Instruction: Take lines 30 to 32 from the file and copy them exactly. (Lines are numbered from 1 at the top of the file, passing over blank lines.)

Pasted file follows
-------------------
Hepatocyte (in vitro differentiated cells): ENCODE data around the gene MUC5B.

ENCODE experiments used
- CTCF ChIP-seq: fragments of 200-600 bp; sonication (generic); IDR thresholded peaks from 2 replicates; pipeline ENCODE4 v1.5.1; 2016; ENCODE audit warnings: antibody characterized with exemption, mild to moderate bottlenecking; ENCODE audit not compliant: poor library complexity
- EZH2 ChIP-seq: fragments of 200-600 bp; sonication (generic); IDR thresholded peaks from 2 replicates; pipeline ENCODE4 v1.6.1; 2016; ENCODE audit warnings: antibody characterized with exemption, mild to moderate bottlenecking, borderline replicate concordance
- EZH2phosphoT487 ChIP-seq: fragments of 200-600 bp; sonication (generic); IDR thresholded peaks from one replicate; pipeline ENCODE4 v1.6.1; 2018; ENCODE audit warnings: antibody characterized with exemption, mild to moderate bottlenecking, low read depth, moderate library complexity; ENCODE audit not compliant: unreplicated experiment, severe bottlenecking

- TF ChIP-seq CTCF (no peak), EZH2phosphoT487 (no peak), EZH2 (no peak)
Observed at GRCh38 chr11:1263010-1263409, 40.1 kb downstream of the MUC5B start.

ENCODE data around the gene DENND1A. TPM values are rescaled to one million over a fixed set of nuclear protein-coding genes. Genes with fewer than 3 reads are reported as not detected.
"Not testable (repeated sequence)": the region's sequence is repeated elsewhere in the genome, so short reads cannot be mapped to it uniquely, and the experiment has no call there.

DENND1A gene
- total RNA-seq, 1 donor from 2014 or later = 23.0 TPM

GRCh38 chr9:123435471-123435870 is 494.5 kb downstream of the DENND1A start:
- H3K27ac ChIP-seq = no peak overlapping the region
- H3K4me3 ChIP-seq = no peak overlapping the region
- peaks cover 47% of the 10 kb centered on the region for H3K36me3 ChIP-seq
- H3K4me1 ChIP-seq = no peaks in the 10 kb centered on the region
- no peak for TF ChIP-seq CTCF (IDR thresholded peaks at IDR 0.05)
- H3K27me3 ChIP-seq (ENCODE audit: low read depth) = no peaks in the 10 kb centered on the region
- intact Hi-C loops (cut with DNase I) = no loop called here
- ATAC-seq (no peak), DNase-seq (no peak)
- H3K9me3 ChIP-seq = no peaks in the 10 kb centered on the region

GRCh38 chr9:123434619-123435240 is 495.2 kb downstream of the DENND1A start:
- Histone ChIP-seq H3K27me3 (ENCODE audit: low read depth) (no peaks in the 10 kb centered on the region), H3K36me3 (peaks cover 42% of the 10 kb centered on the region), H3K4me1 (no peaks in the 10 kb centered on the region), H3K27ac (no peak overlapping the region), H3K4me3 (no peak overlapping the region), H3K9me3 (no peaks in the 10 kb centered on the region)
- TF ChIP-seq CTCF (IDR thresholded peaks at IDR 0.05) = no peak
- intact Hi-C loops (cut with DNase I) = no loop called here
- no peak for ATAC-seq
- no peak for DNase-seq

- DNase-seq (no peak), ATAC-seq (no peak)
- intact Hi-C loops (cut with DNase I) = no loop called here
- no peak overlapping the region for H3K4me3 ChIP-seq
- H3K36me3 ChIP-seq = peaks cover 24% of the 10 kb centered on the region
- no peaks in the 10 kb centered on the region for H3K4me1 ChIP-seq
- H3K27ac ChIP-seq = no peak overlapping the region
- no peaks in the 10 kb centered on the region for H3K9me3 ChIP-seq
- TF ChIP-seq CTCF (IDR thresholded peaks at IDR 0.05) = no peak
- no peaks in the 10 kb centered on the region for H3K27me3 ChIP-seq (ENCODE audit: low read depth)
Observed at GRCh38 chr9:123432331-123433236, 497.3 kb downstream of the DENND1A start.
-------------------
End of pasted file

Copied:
- no peak overlapping the region for H3K4me3 ChIP-seq
- H3K36me3 ChIP-seq = peaks cover 24% of the 10 kb centered on the region
- no peaks in the 10 kb centered on the region for H3K4me1 ChIP-seq